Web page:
I visited the Angles Theatre a couple of times last year and was pleasantly surprised. Situated in Alexandria Road, the Angles Theatre is the local Arts Centre in Wisbech. It is housed in a Georgian building and has an interesting theatrical tradition stretching over 200 years, and one of the few working Georgian theatres in the UK. Built in 1793, it was used as a theatre for over fifty years and then became home to a grain store, the Town Library, a school and a tent maker’s. Nowadays the auditorium is owned by the Christian Spiritualist Church.
Locals know it as an arts venue and with the reintroduction of live theatre over twenty years ago, Angle’s 105 seat auditorium is once again hosting events and showcasing talent from the world of music, dance, poetry, theatre companies and other performing arts projects. It also has regular events such as live music and quiz nights. I was given a tour of the theatre and brief history of the building before relaxing in the licenced bar. There is a pay and display parking area a few yards from the theatre which is free after 6pm.
The Angles Theatre has moved on quite a bit from the halcyon days of it’s 18th Century provincial theatre roots, especially as they were only used for two months every two years. Future productions include the award winning musical/comedy The Drowsy Chaperone, which is being staged by the Wisbech Operatic and Dramatic Society from 15-19th May. The Flatlands Comedy Club are staging ‘Searching For Doctor Branovic’ from 17-21 July. RATz will be performing their annual pantomime again in December.
Several local clubs use this venue and include The Cynthia Maxey School of Dance and RATzcool of Musical Theatre, both of which foster local talent. Last December I was invited along to see my pantomime, Dick Whittington performed at The Angles Theatre by RATz and was blown away by the talented young cast. Although it is a thriving theatre Angles is almost self-funding and relies heavily on volunteers in a variety of ways as front of house, back stage crew etc. Patrons include a few famous names from the world of theatre and music, Sir Derek Jacobi CBE, Dame Cleo Laine OBE and Jo Brand.
The young stars of tomorrow meanwhile have plenty of opportunity to learn and develop their skills here. From Mon 30th July – Weds 1st August there is a junior summer workshop for 5-10 year olds. The musical challenge workshop for 10-18 year olds is the iconic musical Happy Days and runs from Mon 13th-Fri 24th August. Both of these are reasonably priced and culminate with performances. It all sounds like great fun – I wish there had been something like this when I was younger.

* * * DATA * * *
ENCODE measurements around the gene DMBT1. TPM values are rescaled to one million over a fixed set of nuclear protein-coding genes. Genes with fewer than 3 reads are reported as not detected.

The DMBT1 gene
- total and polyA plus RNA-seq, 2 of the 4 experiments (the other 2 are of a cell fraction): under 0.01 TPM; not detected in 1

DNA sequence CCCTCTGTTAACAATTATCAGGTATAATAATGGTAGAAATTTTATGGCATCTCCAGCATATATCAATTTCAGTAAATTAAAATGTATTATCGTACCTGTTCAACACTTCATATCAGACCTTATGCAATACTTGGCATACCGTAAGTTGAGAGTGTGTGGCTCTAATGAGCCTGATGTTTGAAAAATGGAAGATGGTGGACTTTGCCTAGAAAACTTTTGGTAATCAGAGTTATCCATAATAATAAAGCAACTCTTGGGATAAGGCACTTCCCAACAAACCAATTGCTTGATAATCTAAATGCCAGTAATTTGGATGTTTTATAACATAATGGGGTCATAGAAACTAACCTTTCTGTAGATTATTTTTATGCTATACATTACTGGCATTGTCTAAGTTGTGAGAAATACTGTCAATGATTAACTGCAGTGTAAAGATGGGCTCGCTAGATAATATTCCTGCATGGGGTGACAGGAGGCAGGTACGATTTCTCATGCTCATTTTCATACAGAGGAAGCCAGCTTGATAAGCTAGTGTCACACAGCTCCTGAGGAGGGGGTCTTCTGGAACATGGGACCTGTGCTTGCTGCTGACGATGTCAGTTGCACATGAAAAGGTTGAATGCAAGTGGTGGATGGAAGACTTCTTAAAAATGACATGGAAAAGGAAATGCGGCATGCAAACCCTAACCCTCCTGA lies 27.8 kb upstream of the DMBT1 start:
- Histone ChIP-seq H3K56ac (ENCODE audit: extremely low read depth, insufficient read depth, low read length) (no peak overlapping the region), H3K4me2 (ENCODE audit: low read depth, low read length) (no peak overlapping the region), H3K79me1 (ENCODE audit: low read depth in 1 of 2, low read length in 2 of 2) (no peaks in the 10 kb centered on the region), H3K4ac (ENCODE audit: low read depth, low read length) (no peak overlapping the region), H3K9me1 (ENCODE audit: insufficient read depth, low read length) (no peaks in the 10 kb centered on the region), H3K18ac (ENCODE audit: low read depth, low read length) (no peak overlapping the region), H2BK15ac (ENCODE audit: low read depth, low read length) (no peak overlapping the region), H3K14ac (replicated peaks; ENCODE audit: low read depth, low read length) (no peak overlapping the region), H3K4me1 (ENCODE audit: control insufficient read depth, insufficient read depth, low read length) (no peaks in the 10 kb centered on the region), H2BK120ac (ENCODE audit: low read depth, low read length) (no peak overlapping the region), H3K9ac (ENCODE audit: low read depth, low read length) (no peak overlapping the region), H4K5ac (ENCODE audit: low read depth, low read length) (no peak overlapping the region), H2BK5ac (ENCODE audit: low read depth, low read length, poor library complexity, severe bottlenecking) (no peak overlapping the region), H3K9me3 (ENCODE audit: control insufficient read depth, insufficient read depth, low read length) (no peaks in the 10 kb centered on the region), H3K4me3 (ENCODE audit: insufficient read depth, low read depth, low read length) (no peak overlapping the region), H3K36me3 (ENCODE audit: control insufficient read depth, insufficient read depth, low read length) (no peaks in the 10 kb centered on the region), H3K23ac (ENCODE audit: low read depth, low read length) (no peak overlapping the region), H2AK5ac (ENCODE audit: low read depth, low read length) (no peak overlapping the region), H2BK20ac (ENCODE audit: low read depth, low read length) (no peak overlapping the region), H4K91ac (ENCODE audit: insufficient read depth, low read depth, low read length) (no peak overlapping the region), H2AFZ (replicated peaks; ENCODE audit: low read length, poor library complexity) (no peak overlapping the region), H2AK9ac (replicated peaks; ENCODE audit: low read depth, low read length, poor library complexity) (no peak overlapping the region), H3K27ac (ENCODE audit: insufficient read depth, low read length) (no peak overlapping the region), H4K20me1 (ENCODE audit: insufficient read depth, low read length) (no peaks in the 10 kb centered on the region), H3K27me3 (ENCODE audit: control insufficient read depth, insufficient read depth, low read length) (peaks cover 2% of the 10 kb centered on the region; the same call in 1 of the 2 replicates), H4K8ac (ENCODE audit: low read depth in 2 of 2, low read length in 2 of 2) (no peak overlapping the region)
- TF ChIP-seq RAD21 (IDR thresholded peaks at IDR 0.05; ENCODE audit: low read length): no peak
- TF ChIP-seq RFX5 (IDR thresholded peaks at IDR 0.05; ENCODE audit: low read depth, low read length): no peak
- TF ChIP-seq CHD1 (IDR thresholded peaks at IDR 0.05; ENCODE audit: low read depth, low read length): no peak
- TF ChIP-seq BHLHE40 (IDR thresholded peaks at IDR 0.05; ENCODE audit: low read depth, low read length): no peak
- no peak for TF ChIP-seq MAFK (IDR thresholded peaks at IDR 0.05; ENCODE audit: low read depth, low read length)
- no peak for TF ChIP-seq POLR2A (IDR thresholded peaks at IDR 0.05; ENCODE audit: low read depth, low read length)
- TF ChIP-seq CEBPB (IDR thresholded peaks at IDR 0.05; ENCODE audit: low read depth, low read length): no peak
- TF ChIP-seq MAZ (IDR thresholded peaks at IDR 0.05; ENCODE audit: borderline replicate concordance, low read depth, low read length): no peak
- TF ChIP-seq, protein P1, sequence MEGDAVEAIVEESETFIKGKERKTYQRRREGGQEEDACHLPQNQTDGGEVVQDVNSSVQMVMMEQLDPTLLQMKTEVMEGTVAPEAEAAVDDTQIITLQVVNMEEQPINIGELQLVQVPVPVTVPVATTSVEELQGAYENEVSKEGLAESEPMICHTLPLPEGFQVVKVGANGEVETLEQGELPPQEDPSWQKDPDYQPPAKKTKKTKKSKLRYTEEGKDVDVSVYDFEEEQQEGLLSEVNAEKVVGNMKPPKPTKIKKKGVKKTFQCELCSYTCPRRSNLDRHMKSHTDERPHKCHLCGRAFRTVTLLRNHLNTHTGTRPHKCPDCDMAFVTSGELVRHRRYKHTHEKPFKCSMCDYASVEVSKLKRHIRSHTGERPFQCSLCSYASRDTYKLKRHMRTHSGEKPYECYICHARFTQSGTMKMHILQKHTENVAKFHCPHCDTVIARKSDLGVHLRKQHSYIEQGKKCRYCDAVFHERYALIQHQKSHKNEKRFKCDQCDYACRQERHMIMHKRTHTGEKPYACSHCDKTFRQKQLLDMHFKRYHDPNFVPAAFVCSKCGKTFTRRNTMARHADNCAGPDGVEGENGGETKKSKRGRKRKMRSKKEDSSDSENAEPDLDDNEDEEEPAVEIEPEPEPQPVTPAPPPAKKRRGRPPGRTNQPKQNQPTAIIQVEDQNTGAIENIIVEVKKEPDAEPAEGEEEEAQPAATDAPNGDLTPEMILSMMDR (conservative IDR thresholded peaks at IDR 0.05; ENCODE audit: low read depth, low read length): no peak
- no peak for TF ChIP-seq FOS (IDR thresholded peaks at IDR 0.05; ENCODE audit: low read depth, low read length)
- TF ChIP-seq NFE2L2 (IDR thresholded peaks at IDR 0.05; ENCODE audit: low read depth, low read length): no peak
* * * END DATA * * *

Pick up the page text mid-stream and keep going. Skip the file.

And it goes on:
Angles foyer area also plays host to various displays, including the recent exhibition by William Ironside, of Fenlands Photography. There were thirty or more A3 colour prints of recent theatre shows (including the RATz production of Dick Whittington) and travel photos from locations including Arizona, Greece, Hawaii, Italy and Japan.
If, like me, you are only in Wisbech for the day then the High Street and market place have a wide range of established speciality shops and well-known shops with plenty of eating places. I love walking down old streets admiring the architecture and trying to absorb the history. The North and South Brink in Wisbech are known for their Georgian streets and little has changed over the years resulting in film crews using these wonderful locations in various productions. Part of the BBC TV period drama David Copperfield was filmed here.
With something for everyone the Angles Theatre provides an invaluable service to the community of Wisbech, and is well worth a visit.
Check the website for listings and productions at www.anglestheatre.co.uk
Images reproduced from fotolibra.com and anglestheatre.co.uk
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